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Rediscovered Ancestry: a Family Learns the Story of Their Remarkable Ancestor, Senator Lawrence Cain

Detail from photo montage of the some members of the first S.C.  legislature after the American Civil War, with Lawrence Cain, center
Library of Congress
"Radical members of the first legislature after the war, South Carolina" - Photomontage of members of the first South Carolina legislature following the Civil War, mounted on card with each member identified. (Lawrence Cain, center, third from left)

Kevin Cherry's book, The Virtue of Cain: From Slave to Senator (2021, Rocky Pond Press) focuses on the short but extraordinary life of Reconstruction era Senator Lawrence Cain of Edgefield, South Carolina. He was considered an honorable and virtuous man and helped shape South Carolina politics between 1865 and 1877 as one of the leaders of the Radical Republican movement. He rose above numerous obstacles to go from slave to state senator

The facts of his life had been forgotten by his descendants, like much of African American history during Reconstruction. But they were re-discovered Lawrence Cain's great great-grandson, Kevin M. Cherry, with the help of family, genealogy research, archived papers and genetic DNA results. Cherry is joined in conversation with Walter Edgar and Dr. Vernon Burton, professor emeritus of history at Clemson University, recounting Lawrence Cain’s remarkable life and the social and political upheaval of Reconstruction in South Carolina.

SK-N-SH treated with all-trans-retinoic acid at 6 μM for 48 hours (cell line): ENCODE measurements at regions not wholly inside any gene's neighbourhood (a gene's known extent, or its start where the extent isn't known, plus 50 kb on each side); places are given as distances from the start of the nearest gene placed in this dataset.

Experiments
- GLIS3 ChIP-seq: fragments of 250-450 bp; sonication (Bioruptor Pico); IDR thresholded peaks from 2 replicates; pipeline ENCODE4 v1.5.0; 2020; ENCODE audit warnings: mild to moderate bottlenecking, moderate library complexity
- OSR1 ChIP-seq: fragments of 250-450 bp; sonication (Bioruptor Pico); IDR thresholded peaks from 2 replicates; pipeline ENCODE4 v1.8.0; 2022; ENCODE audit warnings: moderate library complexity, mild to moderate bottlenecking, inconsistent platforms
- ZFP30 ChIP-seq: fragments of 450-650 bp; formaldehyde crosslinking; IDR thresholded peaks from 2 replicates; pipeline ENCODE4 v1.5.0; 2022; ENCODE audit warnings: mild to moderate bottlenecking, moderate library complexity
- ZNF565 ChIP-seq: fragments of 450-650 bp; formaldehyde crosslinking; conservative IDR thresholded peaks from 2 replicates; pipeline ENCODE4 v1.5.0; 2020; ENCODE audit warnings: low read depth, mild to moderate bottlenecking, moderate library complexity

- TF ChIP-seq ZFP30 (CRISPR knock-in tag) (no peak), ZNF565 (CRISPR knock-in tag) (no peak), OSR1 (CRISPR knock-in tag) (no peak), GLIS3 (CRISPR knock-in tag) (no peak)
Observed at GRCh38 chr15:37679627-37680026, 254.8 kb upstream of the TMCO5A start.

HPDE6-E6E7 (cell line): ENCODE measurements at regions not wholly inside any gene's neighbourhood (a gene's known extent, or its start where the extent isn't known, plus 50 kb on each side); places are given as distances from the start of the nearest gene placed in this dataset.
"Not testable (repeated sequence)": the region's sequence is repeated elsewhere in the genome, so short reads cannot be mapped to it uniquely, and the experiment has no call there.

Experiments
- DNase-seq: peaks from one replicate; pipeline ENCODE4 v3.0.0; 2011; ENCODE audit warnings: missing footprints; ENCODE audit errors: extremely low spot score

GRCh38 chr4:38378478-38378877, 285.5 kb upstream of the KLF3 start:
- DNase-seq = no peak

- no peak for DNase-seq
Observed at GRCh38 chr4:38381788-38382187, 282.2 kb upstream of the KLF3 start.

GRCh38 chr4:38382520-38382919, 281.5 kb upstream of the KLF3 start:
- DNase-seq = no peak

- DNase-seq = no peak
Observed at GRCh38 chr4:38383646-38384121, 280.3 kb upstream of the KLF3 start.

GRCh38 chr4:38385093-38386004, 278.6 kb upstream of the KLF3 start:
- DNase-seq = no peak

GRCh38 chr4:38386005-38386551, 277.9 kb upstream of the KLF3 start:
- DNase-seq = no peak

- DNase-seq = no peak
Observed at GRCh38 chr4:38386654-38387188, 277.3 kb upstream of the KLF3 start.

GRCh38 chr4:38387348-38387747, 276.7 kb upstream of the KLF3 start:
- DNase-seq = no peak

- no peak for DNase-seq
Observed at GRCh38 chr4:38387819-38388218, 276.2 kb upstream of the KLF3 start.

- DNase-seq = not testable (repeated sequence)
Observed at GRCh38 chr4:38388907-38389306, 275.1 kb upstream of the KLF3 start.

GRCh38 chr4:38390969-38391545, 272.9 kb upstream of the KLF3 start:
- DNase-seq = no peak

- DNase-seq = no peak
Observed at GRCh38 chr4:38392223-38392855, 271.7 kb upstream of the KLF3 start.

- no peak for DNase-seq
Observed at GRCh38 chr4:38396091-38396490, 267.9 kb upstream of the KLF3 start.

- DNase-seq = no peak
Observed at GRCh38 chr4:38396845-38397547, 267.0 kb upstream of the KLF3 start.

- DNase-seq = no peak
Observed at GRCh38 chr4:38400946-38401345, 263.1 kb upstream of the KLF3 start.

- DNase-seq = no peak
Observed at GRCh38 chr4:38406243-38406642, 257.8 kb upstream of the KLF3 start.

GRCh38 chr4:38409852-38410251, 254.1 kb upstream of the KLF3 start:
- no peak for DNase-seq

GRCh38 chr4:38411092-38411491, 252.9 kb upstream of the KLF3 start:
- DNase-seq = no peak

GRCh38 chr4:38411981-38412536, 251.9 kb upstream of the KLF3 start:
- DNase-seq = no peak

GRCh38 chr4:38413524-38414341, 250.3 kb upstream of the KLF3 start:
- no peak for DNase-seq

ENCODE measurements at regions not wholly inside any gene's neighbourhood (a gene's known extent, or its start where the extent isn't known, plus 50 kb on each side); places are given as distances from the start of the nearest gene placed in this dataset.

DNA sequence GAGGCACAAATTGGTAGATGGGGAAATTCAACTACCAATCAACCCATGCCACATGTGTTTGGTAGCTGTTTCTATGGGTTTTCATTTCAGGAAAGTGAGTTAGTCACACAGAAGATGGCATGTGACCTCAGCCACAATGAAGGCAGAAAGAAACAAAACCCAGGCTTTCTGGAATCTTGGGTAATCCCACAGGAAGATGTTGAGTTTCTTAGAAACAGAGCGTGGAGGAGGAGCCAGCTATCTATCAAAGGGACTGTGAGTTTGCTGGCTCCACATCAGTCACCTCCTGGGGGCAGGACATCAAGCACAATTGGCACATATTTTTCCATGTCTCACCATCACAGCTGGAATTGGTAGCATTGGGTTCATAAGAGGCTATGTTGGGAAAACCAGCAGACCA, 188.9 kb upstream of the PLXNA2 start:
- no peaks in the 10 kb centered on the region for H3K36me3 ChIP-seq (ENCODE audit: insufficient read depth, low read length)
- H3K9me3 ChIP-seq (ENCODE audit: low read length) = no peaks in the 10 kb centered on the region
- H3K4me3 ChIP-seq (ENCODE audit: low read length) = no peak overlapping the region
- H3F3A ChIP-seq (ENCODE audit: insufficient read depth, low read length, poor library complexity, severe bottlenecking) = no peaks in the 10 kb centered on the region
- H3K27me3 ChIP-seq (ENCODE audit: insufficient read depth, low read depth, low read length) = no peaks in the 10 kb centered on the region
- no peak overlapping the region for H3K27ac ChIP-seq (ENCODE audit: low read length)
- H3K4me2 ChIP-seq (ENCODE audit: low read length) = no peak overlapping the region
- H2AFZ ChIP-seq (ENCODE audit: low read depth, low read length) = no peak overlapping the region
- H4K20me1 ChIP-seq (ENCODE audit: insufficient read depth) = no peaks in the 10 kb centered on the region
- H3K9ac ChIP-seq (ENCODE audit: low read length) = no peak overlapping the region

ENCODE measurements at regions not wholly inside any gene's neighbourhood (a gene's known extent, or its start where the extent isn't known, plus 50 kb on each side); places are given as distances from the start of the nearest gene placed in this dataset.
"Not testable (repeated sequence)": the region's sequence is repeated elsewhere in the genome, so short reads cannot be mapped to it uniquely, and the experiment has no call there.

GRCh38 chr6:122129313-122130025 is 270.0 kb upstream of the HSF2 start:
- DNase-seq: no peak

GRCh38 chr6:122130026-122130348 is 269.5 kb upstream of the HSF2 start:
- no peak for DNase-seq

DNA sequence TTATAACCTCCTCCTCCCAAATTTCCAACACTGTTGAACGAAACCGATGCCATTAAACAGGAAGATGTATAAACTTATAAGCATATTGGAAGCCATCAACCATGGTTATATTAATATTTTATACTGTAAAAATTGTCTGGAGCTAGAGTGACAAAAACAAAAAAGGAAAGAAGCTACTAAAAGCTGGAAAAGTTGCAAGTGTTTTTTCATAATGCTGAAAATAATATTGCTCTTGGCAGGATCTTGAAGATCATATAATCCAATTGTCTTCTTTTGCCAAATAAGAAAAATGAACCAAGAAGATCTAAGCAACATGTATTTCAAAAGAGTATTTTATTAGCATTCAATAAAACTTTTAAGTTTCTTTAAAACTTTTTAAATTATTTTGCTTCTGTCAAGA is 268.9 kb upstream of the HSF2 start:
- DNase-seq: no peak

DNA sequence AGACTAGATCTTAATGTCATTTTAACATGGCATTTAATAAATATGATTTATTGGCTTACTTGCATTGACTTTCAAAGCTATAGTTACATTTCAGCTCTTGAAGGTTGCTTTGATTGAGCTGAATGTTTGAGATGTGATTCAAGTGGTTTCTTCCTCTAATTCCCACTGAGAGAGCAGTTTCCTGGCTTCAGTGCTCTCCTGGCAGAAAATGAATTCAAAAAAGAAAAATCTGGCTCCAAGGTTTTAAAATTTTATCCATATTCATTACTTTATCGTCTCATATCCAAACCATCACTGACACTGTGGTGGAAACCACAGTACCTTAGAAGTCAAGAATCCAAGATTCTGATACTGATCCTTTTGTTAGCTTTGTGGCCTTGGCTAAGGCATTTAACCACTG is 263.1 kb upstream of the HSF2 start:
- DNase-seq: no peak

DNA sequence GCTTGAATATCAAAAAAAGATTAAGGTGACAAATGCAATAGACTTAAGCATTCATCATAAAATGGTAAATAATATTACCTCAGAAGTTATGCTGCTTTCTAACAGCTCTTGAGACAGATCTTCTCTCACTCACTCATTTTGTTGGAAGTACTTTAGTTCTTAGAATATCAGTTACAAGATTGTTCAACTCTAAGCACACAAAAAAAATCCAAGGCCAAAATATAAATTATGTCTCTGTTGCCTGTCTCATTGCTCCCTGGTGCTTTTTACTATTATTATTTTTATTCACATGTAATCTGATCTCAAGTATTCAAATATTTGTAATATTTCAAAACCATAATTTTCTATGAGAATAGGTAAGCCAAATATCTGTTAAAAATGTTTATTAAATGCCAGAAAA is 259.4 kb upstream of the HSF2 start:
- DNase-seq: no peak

Note: the Friday broadcast of the Journal on our News & Music stations is being pre-empted this week for Spoleto Chamber Music. Our Friday broadcasts resume next week.

- Originally broadcast 04/16/21 -

News and Music Stations: Sat, Jun 19, 7 am
News & Talk Stations: Friday, Jun 11, at 12 pm; Sun, Jun 20, 4 pm

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Dr. Walter Edgar has two programs on South Carolina Public Radio: Walter Edgar's Journal, and South Carolina from A to Z. Dr. Edgar received his B.A. degree from Davidson College in 1965 and his Ph.D. from the University of South Carolina in 1969. After two years in the army (including a tour of duty in Vietnam), he returned to USC as a post-doctoral fellow of the National Archives, assigned to the Papers of Henry Laurens.